'Moss man' of S'pore gets top award
NUS scientist Benito Tan is the first in
Asia to receive the prestigious Richard Spruce Award, for his
work on mosses in the region
SMALL is beautiful to scientist Benito Tan, 52, who has
spent most of his life studying Earth's simplest and most
ancient plants - mosses.
|Brylogist Tan has three species
named after him.|
The lifelong obsession with moss paid off for the National
University of Singapore (NUS) don earlier this month, when he
was awarded one of the most prestigious awards given out in
the field, the Richard Spruce Award.
The award was given in recognition of his important
contributions to bryology - the study of mosses, liverworts,
and hornworts - while he was in Venezuela attending a meeting
It came as a total surprise to him.
Said Associate Professor Tan: 'I was overwhelmed when I
heard my name being called because this means international
recognition of my research contributions in
Along with a plaque, the award - given by the International
Association of Bryologists, which has about 600 members
worldwide - included an invitation to give a special lecture
at the next bryological world congress in Vienna next year.
Prof Tan, who is from NUS' department of biological
sciences, is the fourth recipient of the award in 10 years,
but the first from Asia.
During the award presentation on Jan 15, the association's
president, Dr Robert Gradstein, who is from Germany, said that
Prof Tan was recognised for the 25 years he has spent
documenting the diversity of Asian mosses.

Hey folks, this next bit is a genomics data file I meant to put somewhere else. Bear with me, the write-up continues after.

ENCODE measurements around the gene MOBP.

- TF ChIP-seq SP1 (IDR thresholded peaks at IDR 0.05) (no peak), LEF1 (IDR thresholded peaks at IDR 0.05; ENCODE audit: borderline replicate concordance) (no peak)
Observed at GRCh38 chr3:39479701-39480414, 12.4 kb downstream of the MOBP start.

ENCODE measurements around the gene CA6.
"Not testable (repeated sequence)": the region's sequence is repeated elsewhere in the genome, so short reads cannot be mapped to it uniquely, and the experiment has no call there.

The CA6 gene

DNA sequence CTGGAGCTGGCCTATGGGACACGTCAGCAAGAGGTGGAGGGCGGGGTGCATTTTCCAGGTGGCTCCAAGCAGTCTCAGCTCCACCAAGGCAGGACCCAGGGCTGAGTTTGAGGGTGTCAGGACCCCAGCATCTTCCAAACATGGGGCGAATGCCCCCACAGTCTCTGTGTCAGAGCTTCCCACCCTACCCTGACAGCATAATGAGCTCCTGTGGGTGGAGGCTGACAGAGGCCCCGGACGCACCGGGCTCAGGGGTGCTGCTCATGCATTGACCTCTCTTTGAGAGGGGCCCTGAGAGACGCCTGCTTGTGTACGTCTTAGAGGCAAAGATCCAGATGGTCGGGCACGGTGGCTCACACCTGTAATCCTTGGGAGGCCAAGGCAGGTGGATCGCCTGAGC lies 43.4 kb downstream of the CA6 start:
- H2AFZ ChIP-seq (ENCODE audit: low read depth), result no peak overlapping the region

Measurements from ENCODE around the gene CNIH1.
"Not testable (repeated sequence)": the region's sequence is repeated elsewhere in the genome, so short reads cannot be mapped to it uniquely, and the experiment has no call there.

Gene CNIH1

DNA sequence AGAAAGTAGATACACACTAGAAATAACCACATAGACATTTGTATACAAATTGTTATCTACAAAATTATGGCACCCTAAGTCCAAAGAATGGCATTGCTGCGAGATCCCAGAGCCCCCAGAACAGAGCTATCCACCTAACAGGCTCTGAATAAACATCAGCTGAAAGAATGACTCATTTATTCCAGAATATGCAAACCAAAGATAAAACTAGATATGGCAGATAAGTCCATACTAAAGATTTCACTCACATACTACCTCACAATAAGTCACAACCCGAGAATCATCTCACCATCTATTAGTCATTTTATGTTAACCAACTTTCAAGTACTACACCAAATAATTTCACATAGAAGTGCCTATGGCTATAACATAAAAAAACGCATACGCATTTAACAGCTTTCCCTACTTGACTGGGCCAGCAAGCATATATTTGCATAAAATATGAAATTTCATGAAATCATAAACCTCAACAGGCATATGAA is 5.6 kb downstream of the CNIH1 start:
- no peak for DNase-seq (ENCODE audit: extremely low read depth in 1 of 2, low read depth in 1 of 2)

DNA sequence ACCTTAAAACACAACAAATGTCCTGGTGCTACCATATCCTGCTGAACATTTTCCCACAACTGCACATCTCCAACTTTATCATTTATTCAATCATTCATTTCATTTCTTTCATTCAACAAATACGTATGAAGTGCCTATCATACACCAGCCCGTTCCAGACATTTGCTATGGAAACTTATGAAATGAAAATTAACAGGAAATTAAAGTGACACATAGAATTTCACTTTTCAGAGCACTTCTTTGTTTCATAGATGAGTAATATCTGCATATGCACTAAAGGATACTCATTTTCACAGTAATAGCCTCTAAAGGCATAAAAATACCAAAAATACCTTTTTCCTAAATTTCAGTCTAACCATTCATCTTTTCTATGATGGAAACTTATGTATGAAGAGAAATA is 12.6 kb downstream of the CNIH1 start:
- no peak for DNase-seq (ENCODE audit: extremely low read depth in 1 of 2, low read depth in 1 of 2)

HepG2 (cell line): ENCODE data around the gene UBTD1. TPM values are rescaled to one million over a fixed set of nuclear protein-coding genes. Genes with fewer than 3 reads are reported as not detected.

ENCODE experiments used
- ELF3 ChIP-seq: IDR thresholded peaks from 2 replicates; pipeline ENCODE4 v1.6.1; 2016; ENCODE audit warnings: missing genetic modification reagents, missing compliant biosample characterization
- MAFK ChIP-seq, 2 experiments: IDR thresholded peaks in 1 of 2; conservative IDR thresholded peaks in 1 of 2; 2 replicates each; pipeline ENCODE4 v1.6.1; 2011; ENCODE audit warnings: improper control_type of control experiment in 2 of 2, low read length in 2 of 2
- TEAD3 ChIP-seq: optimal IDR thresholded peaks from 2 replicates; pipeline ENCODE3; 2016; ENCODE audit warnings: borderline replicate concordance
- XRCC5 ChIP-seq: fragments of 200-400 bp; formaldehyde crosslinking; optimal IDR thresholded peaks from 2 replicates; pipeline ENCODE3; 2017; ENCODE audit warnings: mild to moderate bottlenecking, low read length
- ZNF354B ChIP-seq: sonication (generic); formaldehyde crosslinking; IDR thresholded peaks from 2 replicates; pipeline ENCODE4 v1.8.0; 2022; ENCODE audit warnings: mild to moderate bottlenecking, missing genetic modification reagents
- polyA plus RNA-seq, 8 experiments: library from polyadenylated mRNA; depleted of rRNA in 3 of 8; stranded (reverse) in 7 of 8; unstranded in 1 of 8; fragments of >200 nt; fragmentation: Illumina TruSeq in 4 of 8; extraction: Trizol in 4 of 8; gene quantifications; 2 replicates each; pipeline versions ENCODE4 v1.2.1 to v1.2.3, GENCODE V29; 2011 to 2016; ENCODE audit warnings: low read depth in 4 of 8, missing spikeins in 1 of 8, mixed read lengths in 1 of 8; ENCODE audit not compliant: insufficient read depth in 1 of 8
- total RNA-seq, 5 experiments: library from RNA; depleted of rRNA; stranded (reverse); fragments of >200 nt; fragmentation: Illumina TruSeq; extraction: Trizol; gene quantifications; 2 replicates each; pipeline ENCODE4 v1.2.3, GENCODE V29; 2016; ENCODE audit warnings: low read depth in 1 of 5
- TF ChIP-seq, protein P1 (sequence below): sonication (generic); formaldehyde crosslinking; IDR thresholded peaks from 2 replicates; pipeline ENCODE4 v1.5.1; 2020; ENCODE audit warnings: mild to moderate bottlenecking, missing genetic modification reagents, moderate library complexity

He also praised him for identifying 'hot spots' in the
region where mosses proliferate, and for his efforts in
campaigning for the protection of such areas.
Although he has been called crazy because of his passion
for mosses, Prof Tan, who has three species of mosses and
liverworts in the region named after him, says that his
interest is not purely academic.
Such plants, he says, contain special compounds that can be
found nowhere else.
And although these have not been well studied, they could
one day be made into drugs to treat diseases.
German scientists, for example, have found that some moss
extracts can kill fungi more effectively than commercial
Other studies found that peat moss apparently stimulates
pigs to feed and grow.
Prof Tan has also compiled online databases on regional
moss species and endangered species elsewhere.
Just this month, he and two of his students discovered two
new moss species here.
One of only a handful of such experts in South-east Asia,
he has braved everything from tribal wars and broken bones to
close encounters with snakes and other dangerous forest
creatures during his travels to some of the most remote spots
His unceasing hunt for new species has taken him to places
such as Eastern Siberia, Vietnam, China and Papua New
'Rather than just following trends of what's 'hot' in the
research world, it pays for a scientist to be committed to one
field of study, although it may not seem glamorous at the
time,' said Prof Tan.
'In the end, bits of information accumulated over the years
will build up a big picture that has important
There are about 18,000 species of bryophytes, which
reproduce using spores rather than seeds,
About 2,000 of them can be found in the
Mosses play a major role in the forest ecosystem, as many
animals and insects rely on them for food.